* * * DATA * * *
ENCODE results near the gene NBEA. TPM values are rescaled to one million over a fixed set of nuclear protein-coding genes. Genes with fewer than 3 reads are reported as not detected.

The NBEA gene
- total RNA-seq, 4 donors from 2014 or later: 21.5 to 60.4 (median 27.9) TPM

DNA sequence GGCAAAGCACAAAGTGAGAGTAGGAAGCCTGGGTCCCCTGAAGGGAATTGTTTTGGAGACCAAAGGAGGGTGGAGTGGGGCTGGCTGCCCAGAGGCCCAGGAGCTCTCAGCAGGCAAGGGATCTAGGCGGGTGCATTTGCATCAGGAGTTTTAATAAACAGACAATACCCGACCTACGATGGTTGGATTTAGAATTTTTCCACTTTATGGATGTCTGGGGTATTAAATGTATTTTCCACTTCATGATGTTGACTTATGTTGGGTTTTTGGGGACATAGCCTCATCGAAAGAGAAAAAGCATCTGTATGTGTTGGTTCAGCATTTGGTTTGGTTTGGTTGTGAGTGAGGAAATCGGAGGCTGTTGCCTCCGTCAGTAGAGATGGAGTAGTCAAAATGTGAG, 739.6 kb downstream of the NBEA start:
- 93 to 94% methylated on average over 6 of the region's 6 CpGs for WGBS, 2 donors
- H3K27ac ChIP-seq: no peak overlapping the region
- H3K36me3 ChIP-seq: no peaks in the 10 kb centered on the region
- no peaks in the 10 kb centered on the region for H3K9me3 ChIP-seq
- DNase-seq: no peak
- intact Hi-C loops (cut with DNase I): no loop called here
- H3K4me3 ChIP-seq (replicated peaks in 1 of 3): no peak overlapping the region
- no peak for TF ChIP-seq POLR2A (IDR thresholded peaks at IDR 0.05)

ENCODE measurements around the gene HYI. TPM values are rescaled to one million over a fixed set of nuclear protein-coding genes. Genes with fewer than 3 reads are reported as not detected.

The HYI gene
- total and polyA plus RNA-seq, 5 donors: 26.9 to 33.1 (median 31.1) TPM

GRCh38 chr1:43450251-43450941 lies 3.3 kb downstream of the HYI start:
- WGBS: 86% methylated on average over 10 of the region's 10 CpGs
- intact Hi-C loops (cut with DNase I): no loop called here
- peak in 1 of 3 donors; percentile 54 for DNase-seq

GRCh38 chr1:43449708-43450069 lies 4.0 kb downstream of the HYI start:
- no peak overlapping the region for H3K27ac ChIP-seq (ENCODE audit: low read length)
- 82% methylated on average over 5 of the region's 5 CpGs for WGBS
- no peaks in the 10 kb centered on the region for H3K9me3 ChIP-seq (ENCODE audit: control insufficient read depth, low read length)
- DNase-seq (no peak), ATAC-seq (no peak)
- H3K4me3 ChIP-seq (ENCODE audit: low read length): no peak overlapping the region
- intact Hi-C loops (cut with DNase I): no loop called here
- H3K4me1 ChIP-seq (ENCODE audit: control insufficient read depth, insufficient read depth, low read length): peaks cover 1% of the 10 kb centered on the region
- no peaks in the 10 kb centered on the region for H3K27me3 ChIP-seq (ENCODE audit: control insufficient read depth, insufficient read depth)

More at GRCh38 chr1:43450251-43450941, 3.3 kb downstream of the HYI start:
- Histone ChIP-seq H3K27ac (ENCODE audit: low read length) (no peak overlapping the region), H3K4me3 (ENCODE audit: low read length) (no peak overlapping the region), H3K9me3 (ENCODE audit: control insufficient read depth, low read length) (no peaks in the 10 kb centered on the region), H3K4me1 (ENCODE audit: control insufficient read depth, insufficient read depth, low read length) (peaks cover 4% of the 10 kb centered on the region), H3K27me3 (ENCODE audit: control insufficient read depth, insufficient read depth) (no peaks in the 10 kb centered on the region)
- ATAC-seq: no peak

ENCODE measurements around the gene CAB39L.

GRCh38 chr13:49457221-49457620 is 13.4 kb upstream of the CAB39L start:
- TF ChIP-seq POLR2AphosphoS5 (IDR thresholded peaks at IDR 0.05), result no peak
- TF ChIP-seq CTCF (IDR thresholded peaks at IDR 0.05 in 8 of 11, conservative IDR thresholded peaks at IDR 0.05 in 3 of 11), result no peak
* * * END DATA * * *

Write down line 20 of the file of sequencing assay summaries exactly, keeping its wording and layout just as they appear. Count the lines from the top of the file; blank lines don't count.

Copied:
GRCh38 chr1:43449708-43450069 lies 4.0 kb downstream of the HYI start: